Though the curate’s private reflections on unbelief and the power of death may sound despairing, the despair itself echoes and re-echoes up through these pages, and reaches something higher. “How easy it is to hate oneself! True grace is to forget,” he writes. “Yet if pride could die in us, the supreme grace would be to love oneself in all simplicity – as one would love any one of those who themselves have suffered and loved in Christ.”

One character in this novel, a priest both experienced and worldly, confides in the narrator that “if only they’d let us have our way, the Church might have given men that supreme comfort . . . man would have known he was the son of God.” In a turn that transcends irony, it is only by embracing his mortality and his doubt that the country priest finds himself free to be a child of God. The early church father Irenaeus once wrote that “The glory of God is a man fully alive.” The Diary makes a marvelous paradox from these words: in facing death and taking up the cross, we human beings are most fully alive, and the glory of God shines brightest. Sin and death is but the reflected image of grace and life. “For now we see through a glass darkly…”

Yesterday, as I wrote this review, I ran into a dear friend, and we got to talking about texts. My friend has an idea: there is only one human story, and all texts are only bits and pieces of this one. The full story has yet to be written. This idea fills me with incredible gratitude – what a gift, to be part of this human story.

If such a story is to be written (and I share the hope that it will), The Diary of a Country Priest will have a place in it. These pages communicate the same sense of gift, locating itself in the story of a human being who may be a saint, and who is more like Jesus of Nazareth than he knows. There is something universal in these pages that will reach the reader who, regardless of faith, is willing to listen. I’ll leave you with this. Having read the book, I can never re-read it without hearing the priest’s final words:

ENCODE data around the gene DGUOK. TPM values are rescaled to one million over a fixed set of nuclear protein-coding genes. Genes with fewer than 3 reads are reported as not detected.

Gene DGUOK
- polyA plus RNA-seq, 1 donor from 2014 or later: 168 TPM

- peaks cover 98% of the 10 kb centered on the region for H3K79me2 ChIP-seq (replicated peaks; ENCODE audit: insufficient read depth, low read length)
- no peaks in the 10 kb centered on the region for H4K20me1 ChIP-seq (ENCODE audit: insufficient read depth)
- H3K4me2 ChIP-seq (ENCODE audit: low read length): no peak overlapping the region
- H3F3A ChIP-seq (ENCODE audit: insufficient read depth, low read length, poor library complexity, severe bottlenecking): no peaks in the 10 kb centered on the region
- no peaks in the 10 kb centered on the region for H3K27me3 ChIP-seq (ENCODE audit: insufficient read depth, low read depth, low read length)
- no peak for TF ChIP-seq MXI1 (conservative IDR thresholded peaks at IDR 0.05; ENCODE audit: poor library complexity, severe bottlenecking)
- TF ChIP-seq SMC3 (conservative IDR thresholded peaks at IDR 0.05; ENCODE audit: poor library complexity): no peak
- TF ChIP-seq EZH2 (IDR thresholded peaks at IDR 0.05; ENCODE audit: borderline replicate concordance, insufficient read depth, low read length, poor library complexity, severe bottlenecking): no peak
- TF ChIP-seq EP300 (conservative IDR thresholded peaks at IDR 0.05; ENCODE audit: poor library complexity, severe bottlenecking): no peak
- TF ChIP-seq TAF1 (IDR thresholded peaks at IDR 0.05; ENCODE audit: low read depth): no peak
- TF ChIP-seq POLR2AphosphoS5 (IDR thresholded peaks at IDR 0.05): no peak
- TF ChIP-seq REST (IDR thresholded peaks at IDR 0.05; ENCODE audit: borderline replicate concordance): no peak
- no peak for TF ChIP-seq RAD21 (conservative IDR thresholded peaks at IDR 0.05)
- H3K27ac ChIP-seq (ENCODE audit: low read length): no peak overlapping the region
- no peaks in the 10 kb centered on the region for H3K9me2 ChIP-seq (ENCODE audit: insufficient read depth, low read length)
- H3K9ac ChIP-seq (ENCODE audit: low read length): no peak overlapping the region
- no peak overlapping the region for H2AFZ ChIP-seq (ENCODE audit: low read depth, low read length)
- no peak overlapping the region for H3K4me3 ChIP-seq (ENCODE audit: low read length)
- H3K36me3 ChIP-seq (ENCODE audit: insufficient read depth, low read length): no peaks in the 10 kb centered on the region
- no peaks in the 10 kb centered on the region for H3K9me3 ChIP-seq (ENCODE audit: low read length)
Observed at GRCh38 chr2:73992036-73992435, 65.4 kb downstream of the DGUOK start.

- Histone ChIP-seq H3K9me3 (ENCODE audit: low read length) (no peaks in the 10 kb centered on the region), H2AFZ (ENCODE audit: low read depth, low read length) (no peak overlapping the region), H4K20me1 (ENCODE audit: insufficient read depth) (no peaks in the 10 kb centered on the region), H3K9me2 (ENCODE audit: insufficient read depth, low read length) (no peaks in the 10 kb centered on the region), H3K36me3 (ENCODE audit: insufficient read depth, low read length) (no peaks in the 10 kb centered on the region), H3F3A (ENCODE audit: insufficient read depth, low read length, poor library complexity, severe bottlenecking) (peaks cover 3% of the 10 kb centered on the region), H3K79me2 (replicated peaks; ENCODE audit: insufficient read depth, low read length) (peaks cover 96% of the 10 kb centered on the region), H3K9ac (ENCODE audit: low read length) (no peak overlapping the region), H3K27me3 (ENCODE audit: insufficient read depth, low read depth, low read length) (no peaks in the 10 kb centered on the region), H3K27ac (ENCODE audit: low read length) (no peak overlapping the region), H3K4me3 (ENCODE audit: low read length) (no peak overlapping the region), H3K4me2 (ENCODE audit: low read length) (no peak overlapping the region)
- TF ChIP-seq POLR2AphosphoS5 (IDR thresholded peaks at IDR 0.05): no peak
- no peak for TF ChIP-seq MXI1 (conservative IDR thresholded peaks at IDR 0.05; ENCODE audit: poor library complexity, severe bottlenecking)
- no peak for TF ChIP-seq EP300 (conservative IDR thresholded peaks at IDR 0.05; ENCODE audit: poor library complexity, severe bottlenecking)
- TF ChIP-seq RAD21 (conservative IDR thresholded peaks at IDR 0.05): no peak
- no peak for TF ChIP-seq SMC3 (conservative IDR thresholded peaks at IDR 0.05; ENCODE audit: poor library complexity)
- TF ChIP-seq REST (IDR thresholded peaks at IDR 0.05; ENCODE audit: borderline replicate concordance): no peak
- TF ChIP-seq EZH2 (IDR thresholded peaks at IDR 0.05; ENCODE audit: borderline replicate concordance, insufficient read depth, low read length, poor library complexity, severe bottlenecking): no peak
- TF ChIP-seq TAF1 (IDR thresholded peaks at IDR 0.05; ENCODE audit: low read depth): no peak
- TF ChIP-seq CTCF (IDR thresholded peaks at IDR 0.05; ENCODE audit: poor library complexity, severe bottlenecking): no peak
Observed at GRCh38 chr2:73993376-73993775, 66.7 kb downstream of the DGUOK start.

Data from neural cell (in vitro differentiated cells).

“Grace is everywhere.”

Postscript: There is a famous film of the book by Robert Bresson, which has been praised to the heavens by most critics. While I have not seen it, the film seems to be a faithful adaptation.

I’ve also been informed that the only available English translation is inferior. What a terrific impetus to learn French! But that will not stop me re-reading in the meantime, and should not stop first-time readers from plunging in. The spirit of the book is not diminished in translation. If I may quote the confessions of another priest, tolle lege – take and read!


Joe Krall is an ERB intern this summer, and a senior at The University of Indianapolis.

C. Christopher Smith is the founding editor of The Englewood Review of Books. He is also author of a number of books, including most recently How the Body of Christ Talks: Recovering the Practice of Conversation in the Church (Brazos Press, 2019). Connect with him online at:

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One Comment

  1. Bill McCormack

    I’m enjoying a book recently reviewed here, ‘Telling Secrets’ by Frederich Buechner. Grace is on display in it’s pages as well, in a very ordinary manner. The surprise is the surprise in finding God in the commonplace and mundane. Pastors and priests have big stories. Here’s hoping the world soon listens.